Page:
Creative writing brightens lockdown gloom
Is writing good for everyone? New research shows that many children have been writing more during lockdown and that it tends to make us happier. Some say we should all be writing stories.
School stopped. Meeting family was forbidden. Nobody could play football or meet up with friends in the park. The sudden changes as a result of the coronavirus crisis were challenging. In dealing with new problems and anxieties, many young people turned to the power of words, and began to write.
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A survey has revealed that creative writing has boomed in the last three months. According to the study, 40% more children have been writing short stories and fiction during the lockdown, while 39% have been writing letters.
Keeping a diary and writing poetry have also become more popular, and many people have found that writing has helped them process feelings of worry and uncertainty. Two in five children said that it made them feel happier.
Jonathan Douglas, head of the National Literacy Trust, said that writing was good for expressing emotion. He called it an “essential coping mechanism” during the crisis.
Writing not only helps mental wellbeing, it has benefits for the brain and helps to strengthen the imagination.
Should we all write?
Yes! Humans have been writing for thousands of years as a way to communicate. It is good for expressing our feelings, and helps people talk about topics they find difficult to discuss. Writing also activates the parts of the brain responsible for language, thought, and memory. It also inspires our imagination, making us better at empathising.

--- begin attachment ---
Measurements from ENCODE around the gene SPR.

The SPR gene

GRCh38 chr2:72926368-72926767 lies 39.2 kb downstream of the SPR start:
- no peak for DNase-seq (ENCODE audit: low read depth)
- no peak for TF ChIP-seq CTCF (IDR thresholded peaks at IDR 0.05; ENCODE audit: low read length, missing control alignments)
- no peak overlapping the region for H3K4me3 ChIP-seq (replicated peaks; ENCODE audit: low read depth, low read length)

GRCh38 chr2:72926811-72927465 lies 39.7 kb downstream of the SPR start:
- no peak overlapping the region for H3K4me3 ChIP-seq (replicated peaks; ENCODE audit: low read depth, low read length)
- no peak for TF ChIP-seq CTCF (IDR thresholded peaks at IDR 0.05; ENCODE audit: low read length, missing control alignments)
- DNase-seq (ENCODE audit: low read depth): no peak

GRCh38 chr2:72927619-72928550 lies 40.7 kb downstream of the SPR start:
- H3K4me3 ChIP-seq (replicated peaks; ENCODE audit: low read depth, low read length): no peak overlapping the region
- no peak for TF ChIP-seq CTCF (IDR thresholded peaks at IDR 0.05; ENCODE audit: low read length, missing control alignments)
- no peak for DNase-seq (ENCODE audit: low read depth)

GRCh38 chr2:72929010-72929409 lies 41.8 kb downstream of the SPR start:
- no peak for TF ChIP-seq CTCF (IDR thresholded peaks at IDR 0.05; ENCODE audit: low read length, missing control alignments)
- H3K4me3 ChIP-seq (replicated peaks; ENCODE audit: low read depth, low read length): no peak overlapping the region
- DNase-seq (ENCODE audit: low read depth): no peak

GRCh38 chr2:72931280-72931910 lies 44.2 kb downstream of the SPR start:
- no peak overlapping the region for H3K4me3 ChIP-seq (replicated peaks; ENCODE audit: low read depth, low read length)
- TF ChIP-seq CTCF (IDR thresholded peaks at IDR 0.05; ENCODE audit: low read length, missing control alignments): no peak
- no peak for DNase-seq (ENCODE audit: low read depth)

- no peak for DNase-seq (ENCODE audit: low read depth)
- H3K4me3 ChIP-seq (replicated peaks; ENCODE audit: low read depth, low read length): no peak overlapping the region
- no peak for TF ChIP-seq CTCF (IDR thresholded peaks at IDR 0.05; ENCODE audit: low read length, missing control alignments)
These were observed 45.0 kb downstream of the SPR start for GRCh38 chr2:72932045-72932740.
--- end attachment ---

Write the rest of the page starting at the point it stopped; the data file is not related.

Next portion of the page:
It’s not for everyone. What we should take from this is that it is important to express yourself. Writing may be helpful for some, but it doesn’t work so well for others. There are many other ways to communicate feelings besides writing. Singing, dancing, and drawing also improve our moods through expression and activate our brains in new ways.
- Do you prefer reading books or writing stories?
- Take part in this National Writing Day challenge: write 24 words in seven minutes about your experiences, starting with “One day”.
Some People Say...
“If there’s a book that you want to read, but it hasn’t been written yet, then you must write it.”Toni Morrison, American author
What do you think?
- Asking people questions to understand a topic better. This survey was published to celebrate National Writing Day last week.
- Coping mechanism
- A method of dealing with stress. During lockdown, writing became a way to help young people with their worries.
- Putting yourself in someone else’s shoes to understand how they might be feeling.